Assembling bierocks with a crew of parent volunteers in the kitchen at Thomas More Prep-Marian High School brought back memories of childhood for Beverly Stark, Hays.
“I feel like I’ve been doing this all my life,” said Stark, rolling out dough like she did growing up near Leoti with seven brothers and five sisters.
“Every Saturday we’d make sweet rolls because Mom and Dad would go dancing,” she said, her sleeves rolled up to flatten a big ball of dough. “So they’d have a sweet roll when they got home. And we’d have them for breakfast on Sunday. That was always my job to make sweet rolls on Saturday so they could go dancing.”
But it took the annual TMP-Marian event for Stark to learn how to make bierocks. This year, once again she and her husband, Bill, were among more than 65 volunteers who started early Friday morning making 4,200 bierocks from scratch.
The purpose was the school’s annual fundraiser, which started in 1999. Each year it raises more than $12,000 to buy and maintain buses, suburbans, minibuses and vans for the 600 students attending TMP-Marian and Holy Family Elementary, said Troy Ruda, advancement director for TMP-Marian.
The bierocks sell for $35 a dozen, with orders as small as a dozen to as large as 10 to 15 dozen, said Sandy Losey, advancement office assistant who organizes the project.
“We only accept orders for up to 350 dozen because that’s the maximum we can produce,” said Losey.
On Friday, the toasty aroma of the freshly baking bierocks wafted into the parking lot. By Friday afternoon that’s all that was left, as the fundraiser’s strong local following, which pre-orders in October, had picked them up by 6 p.m.
Pre-orders go fast, so some may miss the boat.
“We have a waiting list for 10 dozen,” Losey said of this year’s orders. “So we’ll make them until the meat runs out.”
Latecomers who miss out on the popular German staple may find sympathetic friends and relatives willing to share.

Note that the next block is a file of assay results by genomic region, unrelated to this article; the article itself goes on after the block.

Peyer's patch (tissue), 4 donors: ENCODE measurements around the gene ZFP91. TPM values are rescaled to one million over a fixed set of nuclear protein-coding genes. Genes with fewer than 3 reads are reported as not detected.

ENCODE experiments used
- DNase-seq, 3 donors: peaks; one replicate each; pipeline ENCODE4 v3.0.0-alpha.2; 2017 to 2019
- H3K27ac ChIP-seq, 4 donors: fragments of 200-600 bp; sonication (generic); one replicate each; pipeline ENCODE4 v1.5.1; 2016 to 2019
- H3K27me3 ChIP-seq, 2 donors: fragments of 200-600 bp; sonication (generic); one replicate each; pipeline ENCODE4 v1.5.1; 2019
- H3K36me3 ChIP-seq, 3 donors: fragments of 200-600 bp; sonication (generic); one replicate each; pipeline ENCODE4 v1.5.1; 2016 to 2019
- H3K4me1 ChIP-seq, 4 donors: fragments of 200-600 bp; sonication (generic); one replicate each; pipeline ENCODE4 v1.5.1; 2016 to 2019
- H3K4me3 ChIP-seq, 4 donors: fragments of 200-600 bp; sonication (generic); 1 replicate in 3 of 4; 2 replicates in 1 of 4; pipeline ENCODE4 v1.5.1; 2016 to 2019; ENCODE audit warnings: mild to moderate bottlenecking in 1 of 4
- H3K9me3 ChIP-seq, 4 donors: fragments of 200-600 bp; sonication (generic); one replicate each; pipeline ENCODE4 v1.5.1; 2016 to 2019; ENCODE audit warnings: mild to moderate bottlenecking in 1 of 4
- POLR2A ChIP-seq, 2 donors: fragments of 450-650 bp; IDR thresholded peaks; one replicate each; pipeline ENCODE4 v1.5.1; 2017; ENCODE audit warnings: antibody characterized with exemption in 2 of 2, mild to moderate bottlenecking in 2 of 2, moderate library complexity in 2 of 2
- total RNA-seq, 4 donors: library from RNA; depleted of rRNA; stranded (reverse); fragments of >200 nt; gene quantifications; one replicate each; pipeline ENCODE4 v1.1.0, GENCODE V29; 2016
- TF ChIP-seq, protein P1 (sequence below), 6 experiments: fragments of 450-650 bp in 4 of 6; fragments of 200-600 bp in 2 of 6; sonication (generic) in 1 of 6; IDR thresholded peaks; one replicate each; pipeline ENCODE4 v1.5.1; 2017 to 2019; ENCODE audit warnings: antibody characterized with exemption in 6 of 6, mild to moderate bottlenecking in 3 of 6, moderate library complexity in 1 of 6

“You can give it a try,” she said.
Early Friday morning, Ruda was manning the bread dough machine, each batch taking 18 eggs, 30 pounds of white flour and three pounds of white sugar, not to mention hot water, lard and salt.
“I love to cook at home,” said Ruda, a 1993 graduate of TMP-Marian, “but certainly not in this quantity.”
Amidst the clatter of pans, the opening and closing of oven doors, and lots of chatter, racks of finished bierocks were rolled into the cafeteria to cool on tables, then gathered into packages.
Pinching the beef-filled dough into pillows, school cook and volunteer Randa Cooper recalled one bierock customer commenting previously on his order of bierocks that “they don’t look the same.”
“They won’t if they’re made by humans,” she said. “These aren’t made by a machine.”
Carol Feautr, who’s worked in the TMP kitchen for 35 years, credits the volunteers with the bierocks fundraiser’s long legacy of success.
“They are doing great, we’re way ahead. They’ve already got alot made,” she said. “This day is fun. You get to visit while you make them. It’s enjoyable.”
Duane Mader is in his fourth year as a volunteer. On Friday he was punching down dough, trying to keep the growing gooey mess from oozing its way out of the pan.
“It tries to run away,” Mader said laughing, estimating there’s 20 to 30 pounds of dough in each pan.
At the four work tables, teams of four or five volunteers worked and chatted as they assembled bierocks. Conversations wander in all directions, but visiting is clearly one of the best parts of the day, including plenty of joking, and lots of it directed at the oven crew, nicknamed the bun boys.
The three-man baking crew on Friday morning included Bill Stark, Mark Bieker, and Curtis Schmidt, a 1995 graduate. Each pan of two-dozen bierocks is slipped into warm proving ovens to let the dough rise. When the bierocks are just right, the pan is moved to one of four ovens.
“The bread proofer allows the yeast to rise,” explained Stark. “You have to look at it and the bread has to have the right fullness.” Eyeing one batch, he pointed at the disappearing dimples in the dough. “Those are getting close,” he said. “They are ready when the dough smooths out.”
Bieker, a 1980 graduate, has volunteered for 20 years or more. Now he’s the parent of a daughter who teaches at the school.
“Everybody does a good job,” he said. “It takes a village.”